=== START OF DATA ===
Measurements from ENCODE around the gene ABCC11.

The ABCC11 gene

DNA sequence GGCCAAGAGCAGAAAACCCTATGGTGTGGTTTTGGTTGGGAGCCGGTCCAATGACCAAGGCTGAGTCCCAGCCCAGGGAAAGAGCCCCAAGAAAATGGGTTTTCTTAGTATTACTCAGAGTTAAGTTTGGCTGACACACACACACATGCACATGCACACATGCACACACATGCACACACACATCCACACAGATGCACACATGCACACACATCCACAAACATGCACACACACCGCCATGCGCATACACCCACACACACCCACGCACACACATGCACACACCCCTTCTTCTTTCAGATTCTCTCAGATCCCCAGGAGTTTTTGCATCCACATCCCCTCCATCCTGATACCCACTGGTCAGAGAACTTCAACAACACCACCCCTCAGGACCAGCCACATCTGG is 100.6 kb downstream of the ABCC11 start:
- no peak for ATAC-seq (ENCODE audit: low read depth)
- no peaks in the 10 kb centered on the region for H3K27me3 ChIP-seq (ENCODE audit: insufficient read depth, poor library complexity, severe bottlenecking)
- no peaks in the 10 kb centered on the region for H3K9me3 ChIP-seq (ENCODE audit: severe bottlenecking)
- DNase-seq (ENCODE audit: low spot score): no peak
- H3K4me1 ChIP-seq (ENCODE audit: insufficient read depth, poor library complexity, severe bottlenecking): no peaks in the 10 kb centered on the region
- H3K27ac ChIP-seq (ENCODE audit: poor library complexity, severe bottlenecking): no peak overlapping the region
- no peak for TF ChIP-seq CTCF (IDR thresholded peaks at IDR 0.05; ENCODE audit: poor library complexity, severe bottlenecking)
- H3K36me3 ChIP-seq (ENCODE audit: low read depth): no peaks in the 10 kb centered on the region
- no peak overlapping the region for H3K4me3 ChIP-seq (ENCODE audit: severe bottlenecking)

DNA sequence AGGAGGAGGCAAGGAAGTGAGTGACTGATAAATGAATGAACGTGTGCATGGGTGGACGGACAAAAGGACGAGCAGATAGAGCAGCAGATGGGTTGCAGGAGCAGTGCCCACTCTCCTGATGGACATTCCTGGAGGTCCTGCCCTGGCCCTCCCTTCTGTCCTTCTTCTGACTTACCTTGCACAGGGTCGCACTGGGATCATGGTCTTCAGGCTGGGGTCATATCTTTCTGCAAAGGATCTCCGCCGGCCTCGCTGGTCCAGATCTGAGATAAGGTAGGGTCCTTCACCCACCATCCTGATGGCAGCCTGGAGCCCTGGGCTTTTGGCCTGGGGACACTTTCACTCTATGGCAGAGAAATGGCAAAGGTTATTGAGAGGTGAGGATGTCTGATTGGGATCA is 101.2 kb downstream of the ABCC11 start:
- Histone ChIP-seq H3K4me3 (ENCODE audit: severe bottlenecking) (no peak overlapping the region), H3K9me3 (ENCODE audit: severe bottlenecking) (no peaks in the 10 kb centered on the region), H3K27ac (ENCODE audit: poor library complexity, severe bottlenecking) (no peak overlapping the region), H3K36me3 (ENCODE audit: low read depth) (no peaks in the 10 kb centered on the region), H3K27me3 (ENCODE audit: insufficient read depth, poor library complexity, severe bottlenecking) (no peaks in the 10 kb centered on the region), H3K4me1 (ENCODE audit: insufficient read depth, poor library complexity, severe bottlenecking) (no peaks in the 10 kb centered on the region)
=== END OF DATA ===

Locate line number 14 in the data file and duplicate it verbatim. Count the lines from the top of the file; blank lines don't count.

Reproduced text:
- Histone ChIP-seq H3K4me3 (ENCODE audit: severe bottlenecking) (no peak overlapping the region), H3K9me3 (ENCODE audit: severe bottlenecking) (no peaks in the 10 kb centered on the region), H3K27ac (ENCODE audit: poor library complexity, severe bottlenecking) (no peak overlapping the region), H3K36me3 (ENCODE audit: low read depth) (no peaks in the 10 kb centered on the region), H3K27me3 (ENCODE audit: insufficient read depth, poor library complexity, severe bottlenecking) (no peaks in the 10 kb centered on the region), H3K4me1 (ENCODE audit: insufficient read depth, poor library complexity, severe bottlenecking) (no peaks in the 10 kb centered on the region)